• Moulin, C., Dulac, F., Lambert, C. E., Chazette, P., Jankowiak, I., Chatenet, B. and Lavenu, F. 1997. Long term daily monitoring of Saharan dust load over marine areas using meteosat ISCCP-B2 data (2). Accuracy of the method and validation using sun photometers measurements. J. Geophys. Res. 102, 16959-16968.
    • Patterson, E. M. 1981. Optical properties of the crustal aerosol. Relation to chemical and physical characteristics. J. Geophys. Res. 86, 3236-3236.
    • Payne, R. E. 1972. Albedo of the sea surface. J. Atmos. Sci. 29, 959-970.
    • Penner, J. E., Dickinson, R. E. and O'Neill, C. A. 1992. EVects of aerosol from biomass burning on the global radiation budget. Science 256, 1432-1434.
    • Riehl, H. 1954. T ropical meteorology. McGraw-Hill.
    • Schulz, M., Balkanski, Y., Dulac, F. and Guelle, W. 1998. Treatment of aerosol size distribution in a global transport model: validation with satellite-derived observations for a Saharan dust episode. J. Geophys. Res. 103, 10579-10592.
    • Sch u¨tz, L. 1979. Sahara dust transport over the North Atlantic Ocean. Model calculations and measurements. In: Saharan dust, pp. 267-277. John Wiley.
    • Sch u¨tz, L. 1980. Long range transport of desert dust with special emphasis on the sahara. Ann. N. Y. Acad. Sci. 338, 15-20.
    • Schwartz, S. E. 1996. The whitehouse eVect. Shortwave radiative forcing of climate by anthropogenic aerosols. An overview. J. Aer. Sci. 27, 359-382.
    • Shettle, E. P. 1984. Optical and radiative properties of a desert aerosol model. In Proceedings of the Symposium on Radiation in the atmosphere, edited by G. Fiocco, pp. 74-77. A. Deepak, Hampton, Va.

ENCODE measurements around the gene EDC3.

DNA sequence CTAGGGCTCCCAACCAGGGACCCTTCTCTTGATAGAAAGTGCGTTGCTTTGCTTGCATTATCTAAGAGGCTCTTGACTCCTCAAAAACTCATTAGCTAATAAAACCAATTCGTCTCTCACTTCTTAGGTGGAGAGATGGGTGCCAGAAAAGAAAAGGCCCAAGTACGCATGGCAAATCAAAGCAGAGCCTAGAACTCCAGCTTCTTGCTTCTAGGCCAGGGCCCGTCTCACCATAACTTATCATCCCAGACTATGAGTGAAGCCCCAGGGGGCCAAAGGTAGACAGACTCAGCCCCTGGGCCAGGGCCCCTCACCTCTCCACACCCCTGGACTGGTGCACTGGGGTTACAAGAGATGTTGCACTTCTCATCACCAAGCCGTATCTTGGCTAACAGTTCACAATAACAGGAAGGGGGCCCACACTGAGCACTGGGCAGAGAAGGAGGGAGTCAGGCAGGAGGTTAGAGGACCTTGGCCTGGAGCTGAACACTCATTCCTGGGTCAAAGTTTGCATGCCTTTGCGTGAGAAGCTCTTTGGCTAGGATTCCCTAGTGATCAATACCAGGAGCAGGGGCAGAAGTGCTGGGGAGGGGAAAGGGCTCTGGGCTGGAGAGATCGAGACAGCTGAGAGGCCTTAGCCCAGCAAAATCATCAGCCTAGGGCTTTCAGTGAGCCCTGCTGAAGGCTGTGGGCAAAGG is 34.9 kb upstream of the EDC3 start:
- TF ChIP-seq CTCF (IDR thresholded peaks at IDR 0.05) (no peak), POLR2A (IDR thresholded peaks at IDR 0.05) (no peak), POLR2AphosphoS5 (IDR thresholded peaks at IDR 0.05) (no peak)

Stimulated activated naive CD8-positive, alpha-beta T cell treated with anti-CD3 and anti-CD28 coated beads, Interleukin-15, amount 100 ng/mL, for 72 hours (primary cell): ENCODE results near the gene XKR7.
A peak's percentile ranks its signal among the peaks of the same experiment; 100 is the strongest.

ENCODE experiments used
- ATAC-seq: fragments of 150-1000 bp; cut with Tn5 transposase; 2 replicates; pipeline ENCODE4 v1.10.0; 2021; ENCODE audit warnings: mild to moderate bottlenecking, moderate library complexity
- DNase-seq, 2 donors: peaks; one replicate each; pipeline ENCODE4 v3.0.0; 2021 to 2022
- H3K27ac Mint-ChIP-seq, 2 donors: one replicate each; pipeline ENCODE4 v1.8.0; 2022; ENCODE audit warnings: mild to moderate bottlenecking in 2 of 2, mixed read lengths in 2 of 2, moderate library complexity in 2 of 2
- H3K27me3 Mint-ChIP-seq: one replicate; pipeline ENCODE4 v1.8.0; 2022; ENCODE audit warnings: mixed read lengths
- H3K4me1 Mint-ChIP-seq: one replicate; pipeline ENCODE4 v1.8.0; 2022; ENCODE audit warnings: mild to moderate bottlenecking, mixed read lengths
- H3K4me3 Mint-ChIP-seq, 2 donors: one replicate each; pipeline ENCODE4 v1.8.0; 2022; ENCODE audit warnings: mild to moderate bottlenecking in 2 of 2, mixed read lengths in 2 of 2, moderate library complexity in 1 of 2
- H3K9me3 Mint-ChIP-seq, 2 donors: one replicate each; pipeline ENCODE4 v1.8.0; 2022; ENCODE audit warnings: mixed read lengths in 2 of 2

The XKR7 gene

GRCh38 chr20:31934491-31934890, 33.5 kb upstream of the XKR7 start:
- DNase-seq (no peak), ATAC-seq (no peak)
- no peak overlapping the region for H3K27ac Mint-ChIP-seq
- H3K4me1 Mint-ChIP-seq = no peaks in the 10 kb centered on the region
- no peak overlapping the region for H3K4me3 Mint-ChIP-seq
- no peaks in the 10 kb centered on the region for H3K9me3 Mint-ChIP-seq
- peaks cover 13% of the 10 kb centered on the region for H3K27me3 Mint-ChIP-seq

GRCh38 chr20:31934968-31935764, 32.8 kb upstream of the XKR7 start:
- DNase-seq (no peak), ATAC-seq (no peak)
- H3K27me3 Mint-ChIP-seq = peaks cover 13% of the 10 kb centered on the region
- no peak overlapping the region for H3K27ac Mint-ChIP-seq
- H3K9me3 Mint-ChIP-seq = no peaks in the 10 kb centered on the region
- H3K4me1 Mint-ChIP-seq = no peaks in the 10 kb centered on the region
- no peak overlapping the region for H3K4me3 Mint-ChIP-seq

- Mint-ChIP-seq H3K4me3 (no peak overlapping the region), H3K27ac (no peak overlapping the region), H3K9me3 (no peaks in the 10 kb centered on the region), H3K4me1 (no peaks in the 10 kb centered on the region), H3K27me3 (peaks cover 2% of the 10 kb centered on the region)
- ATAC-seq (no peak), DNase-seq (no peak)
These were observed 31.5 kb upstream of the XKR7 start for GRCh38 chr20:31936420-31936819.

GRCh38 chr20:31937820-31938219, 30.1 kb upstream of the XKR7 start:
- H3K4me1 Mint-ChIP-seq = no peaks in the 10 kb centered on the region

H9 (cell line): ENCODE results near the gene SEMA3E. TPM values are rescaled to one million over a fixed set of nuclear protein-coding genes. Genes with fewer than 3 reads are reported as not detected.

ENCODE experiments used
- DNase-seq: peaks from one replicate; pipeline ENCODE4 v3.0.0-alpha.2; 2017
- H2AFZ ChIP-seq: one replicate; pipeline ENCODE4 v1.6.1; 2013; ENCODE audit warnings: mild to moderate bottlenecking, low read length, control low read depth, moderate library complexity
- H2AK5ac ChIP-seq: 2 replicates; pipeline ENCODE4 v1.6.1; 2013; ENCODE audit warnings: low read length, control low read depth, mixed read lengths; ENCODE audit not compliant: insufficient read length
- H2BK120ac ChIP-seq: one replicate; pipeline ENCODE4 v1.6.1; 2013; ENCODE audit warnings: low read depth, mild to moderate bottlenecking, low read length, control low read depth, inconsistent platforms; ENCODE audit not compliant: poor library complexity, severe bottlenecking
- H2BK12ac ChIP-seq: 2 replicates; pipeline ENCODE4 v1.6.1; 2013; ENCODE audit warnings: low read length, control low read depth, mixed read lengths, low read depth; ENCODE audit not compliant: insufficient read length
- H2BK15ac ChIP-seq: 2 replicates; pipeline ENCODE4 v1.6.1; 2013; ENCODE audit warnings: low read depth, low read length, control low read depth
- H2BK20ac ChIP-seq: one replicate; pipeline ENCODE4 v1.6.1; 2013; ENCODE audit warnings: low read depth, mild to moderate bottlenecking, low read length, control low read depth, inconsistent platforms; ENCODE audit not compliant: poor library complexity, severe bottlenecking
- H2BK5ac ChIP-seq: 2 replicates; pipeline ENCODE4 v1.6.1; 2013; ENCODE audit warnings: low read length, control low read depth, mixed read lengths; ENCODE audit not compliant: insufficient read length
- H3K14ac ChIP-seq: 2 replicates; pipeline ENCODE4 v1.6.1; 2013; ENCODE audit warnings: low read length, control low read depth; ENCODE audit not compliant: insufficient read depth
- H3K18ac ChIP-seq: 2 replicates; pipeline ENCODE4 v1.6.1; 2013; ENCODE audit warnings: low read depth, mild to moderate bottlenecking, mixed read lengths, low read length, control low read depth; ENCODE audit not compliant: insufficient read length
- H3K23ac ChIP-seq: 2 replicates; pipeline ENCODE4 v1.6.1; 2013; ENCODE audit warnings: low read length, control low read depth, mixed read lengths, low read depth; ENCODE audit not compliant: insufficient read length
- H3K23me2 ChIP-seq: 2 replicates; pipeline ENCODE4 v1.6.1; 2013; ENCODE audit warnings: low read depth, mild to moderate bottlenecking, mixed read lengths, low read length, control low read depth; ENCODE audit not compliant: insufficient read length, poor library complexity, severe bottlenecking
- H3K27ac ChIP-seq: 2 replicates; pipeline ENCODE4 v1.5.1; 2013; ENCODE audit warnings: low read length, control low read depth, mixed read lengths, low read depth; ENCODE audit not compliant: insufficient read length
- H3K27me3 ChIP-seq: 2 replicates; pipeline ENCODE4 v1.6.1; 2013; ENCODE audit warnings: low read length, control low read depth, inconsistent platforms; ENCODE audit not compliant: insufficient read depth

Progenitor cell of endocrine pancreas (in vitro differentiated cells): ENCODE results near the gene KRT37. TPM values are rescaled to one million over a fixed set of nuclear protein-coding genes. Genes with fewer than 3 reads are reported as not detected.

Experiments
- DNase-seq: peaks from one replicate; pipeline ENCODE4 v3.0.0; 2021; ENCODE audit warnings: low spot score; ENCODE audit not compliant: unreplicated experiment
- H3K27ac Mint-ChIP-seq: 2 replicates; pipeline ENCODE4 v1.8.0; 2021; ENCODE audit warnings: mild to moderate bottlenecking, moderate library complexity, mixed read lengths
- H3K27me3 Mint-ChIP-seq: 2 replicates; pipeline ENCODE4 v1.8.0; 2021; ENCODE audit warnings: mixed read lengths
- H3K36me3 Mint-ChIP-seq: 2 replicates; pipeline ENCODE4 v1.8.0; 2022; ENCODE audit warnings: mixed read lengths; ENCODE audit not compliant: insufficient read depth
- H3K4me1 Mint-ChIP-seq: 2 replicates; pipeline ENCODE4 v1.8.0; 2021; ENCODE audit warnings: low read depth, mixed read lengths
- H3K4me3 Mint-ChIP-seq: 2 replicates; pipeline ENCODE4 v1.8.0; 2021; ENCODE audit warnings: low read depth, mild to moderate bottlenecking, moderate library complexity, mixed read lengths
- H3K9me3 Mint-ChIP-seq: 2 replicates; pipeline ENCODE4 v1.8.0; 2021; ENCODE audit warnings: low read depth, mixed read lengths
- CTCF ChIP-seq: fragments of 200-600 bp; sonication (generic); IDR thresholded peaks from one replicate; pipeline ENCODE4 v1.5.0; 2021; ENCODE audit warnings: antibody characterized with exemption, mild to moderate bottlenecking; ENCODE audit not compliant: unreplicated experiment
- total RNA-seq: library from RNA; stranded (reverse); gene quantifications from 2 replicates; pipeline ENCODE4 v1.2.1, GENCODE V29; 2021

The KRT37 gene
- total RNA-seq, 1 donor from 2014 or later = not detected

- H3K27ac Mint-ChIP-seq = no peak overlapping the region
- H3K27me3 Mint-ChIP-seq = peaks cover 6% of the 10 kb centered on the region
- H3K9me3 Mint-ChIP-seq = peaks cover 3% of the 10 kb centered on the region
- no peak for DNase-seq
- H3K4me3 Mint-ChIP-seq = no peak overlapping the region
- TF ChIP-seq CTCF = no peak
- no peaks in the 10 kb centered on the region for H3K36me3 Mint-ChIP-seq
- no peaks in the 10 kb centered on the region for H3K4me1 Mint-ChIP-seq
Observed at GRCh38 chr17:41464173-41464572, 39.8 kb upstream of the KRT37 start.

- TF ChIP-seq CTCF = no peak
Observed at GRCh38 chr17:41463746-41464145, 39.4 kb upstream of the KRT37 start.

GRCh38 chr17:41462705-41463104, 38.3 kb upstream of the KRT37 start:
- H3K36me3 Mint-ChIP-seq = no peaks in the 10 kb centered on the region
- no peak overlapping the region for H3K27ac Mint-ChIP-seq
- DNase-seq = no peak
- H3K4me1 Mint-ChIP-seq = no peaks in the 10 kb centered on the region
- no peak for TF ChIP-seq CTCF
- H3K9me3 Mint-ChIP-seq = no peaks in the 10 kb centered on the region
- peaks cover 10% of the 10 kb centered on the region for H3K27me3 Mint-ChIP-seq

• Sokolik, I., Andronova, A. and Johnson, T. C. 1993. Complex refractive index of atmospheric dust aerosols. Atmos. Env. 27A, 2495-2502.
    • Sokolik, I. and Golitsyn, G. 1993. Investigation of optical and radiative properties of atmospheric dust aerosols. Atmos. Env. 27A, 2509-2517.
    • Sokolik, I. N. and Toon, O. B. 1996. Direct radiative forcing by anthropogenic airborne mineral aerosol. Nature 381, 681-683.
    • Sokolik, I. N., Toon, O. B. and Bergstr o¨m, R. W. (1998). Modeling the radiative characteristics of airborne mineral aerosols at infrared wavelength. J. Geophys. Res. 103, 8813-8826.
    • Swap, R., Garstang, M., Greco, S., Talbot, R. and Gac, J. Y. 1992. Sahara dust in the Amazon bassin. T ellus 44B, 133-149.
    • Tanre´, D., Devaux, C., Herman, M., Santer, R. and Gac, J. Y.1988. Radiative properties of desert aerosols by optical ground based measurements at solar wavelengths. J. Geophys. Res. 93, 14223-14231.
    • Tegen, I. and Lacis, A. A. 1996. Modeling of particle size distribution and its influence on the radiative properties of mineral dust aerosol. J. Geophys. Res. 101, 19237-19244.
    • Tegen, I., Lacis, A. A. and Fung, I. 1996. The influence of mineral aerosols from disturbed soils on the global radiation budget. Nature 380, 419-422.
    • Toon, O. B., Pollack, J. B. and Sagan, C. 1977. Physical properties of the particles composing the martian dust storm of 1971-1972. Icarus 30, 663-696.
    • Twomey, S. A., Piepgrass, M. and Wolfe, T. 1984. An assessment of the impact of pollution on global cloud albedo. T ellus 36B, 243-249.
    • Volz, F. E. 1973. Infrared optical constants of ammonium sulfate, Sahara dust, volcanic pumice and flyash. Appl. Optics 12, 564-568.
    • Weare, B. C., Temkis, R. L. and Snell, F. M. 1974. Aerosol and climate: some further modifications. Science 186, 827-828.
  • No related research data.
  • No similar publications.

Share - Bookmark

Cite this article

Collected from